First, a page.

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Aerobics and Weights Good for Seniors with Diabetes


Exercise can do so much in helping seniors manage health conditions such as diabetes. One study reveals the rewards of aerobic and weight resistance. And don’t discount the benefits of companionship in motivating older adults.

 

Q. As an active senior with Type 2 diabetes, I’m always looking for ways to manage my disease, which is a challenge since my wife died. Is there any new research out on this topic?

 

A University of Calgary diabetes specialist has found that combining aerobics and weight training is twice as good for those with Type 2 Diabetes. University of Calgary endocrinologist Dr. Ron Sigal and colleagues from the University of Ottawa studied a total of 251 people with Type 2 diabetes as part of a six-month randomized control trial in Ottawa.1

 

Subjects were divided into groups that did aerobic exercise only (walking, cycling or jogging), resistance exercise only (weight lifting), both aerobic and resistance exercise, and a control group that did not exercise. Each participant was evaluated on changes in A1c value, a number that reflects blood sugar concentrations over the previous two or three months.

 

The combined aerobic and weight training group experienced a 0.97 percent absolute drop in A1c value compared with the non-exercising group. The aerobic training group experienced a smaller but still significant absolute drop of about 0.5 percent and the weight training group saw an absolute drop of about 0.5 percent as well.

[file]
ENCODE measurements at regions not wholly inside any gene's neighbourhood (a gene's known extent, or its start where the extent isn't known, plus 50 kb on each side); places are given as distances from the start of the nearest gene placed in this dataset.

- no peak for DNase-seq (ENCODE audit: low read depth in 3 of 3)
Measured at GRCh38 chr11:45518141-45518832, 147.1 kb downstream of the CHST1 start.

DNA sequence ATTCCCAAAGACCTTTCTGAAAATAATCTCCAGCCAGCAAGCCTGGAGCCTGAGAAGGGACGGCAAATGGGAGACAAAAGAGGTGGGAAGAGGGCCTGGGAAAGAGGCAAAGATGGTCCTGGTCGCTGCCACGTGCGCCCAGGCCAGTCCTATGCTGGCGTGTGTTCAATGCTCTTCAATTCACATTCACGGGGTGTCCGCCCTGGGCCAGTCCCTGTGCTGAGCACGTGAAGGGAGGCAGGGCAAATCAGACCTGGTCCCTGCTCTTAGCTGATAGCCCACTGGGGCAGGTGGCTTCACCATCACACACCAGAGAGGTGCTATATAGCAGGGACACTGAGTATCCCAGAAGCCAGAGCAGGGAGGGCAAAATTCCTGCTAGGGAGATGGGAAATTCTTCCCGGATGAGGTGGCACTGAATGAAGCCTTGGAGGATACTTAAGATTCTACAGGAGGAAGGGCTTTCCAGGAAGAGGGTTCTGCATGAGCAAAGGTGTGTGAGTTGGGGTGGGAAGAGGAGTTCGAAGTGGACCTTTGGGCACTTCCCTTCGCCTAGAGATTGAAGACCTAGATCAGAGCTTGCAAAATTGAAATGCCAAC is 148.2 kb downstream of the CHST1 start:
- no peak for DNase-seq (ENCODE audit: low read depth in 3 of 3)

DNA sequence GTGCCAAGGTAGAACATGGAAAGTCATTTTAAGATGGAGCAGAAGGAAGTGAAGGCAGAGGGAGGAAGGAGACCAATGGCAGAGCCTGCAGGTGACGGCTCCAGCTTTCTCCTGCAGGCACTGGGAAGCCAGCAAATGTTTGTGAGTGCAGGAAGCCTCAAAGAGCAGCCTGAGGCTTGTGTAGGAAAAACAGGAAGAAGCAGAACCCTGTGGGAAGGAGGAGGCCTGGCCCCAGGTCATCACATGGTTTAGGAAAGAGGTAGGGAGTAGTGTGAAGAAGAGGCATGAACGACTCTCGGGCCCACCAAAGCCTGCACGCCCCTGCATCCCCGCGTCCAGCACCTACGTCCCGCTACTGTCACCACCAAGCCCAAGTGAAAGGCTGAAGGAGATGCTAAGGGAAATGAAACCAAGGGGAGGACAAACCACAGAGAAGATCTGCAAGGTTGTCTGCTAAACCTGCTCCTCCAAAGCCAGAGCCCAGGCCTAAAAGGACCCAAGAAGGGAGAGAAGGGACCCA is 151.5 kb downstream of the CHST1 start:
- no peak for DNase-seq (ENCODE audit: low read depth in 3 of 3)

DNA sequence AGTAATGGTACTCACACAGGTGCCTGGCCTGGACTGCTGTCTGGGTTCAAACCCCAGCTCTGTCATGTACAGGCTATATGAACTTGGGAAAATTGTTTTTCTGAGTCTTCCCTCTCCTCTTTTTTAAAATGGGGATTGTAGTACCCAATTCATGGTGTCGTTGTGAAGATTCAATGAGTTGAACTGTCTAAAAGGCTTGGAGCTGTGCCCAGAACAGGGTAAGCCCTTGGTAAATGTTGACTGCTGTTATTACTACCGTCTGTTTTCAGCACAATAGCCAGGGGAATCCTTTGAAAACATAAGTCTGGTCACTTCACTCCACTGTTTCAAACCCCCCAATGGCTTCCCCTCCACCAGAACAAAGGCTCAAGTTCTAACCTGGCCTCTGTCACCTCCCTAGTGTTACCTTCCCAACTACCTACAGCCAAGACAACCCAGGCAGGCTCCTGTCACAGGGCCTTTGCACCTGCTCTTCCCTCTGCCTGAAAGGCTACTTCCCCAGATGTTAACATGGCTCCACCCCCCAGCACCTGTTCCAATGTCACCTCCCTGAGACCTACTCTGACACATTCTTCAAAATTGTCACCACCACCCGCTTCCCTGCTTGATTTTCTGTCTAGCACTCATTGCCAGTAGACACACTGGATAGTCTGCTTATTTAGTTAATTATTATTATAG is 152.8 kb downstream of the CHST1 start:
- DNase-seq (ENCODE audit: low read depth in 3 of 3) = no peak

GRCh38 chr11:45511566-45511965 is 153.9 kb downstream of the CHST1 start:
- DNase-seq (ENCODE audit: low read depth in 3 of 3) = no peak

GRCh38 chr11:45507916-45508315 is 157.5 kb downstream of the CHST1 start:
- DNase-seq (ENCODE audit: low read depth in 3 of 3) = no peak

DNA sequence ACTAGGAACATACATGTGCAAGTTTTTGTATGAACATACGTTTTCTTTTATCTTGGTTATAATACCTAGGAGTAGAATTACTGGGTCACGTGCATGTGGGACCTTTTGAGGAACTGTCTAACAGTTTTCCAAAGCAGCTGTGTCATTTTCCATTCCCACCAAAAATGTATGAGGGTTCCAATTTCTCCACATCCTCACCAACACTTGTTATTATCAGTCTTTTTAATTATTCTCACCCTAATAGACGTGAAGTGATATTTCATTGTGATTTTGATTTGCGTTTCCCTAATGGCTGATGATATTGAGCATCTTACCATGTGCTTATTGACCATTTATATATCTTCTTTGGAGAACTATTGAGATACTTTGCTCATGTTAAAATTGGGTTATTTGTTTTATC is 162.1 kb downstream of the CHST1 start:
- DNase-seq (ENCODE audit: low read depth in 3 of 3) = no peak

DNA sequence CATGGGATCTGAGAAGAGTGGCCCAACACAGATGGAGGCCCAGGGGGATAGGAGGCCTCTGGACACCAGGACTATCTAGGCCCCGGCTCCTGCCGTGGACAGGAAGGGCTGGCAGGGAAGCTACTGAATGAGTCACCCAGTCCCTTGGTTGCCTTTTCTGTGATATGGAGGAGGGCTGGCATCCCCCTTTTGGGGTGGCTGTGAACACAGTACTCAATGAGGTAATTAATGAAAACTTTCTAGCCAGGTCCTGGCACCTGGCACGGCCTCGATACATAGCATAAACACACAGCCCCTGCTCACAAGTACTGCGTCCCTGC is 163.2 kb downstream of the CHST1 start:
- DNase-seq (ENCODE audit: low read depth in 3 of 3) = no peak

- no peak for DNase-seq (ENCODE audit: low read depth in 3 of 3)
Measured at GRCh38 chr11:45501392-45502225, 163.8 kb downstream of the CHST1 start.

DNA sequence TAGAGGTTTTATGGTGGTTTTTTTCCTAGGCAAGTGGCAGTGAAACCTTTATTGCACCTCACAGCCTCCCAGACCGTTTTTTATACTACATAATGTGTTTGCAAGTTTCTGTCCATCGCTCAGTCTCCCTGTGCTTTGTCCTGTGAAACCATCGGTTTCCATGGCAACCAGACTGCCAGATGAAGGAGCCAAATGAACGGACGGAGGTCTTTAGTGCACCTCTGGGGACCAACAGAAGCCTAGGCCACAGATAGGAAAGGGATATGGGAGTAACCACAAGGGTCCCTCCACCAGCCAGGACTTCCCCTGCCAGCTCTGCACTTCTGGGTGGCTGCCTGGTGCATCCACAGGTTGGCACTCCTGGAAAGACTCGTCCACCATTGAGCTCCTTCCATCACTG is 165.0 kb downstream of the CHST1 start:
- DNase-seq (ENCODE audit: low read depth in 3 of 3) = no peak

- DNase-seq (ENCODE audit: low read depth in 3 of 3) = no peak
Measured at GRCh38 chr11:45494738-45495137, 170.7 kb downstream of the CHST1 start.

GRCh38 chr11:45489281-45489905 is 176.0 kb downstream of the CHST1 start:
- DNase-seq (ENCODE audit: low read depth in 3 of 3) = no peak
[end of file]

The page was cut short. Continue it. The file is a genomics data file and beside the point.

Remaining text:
“The improvements we found might seem small, but they are clinically significant,” said Sigal of these results, which were published in the Journal of Internal Medicine.  “A one-percent drop in A1c levels reduces the risk of a major cardiovascular event such as stroke or heart attack by 15 to 20 percent and blindness, kidney failure, or amputations by 25 to 40 percent. People with diabetes fight an uphill battle trying to control their blood sugar, so any help we can offer is vital.”

So there you have it. Why not contact your doctor about whether you are a candidate for an aerobics and weight-training program. Your physician also can steer you to a local YMCA or fitness club. 

If you need help getting motivated, why not consider a companion. Home Instead Senior Care® hires CAREGiversSM – many of whom are seniors themselves – to assist older adults with transportation needs and other non-medical companionship tasks. Some CAREGivers even exercise with their clients.  A little motivation can go a long way toward a healthier lifestyle.

Reference:

1.  Online at http://www.ucalgary.ca/news/uofcpublications/oncampus/online/sept20-07/diabetes.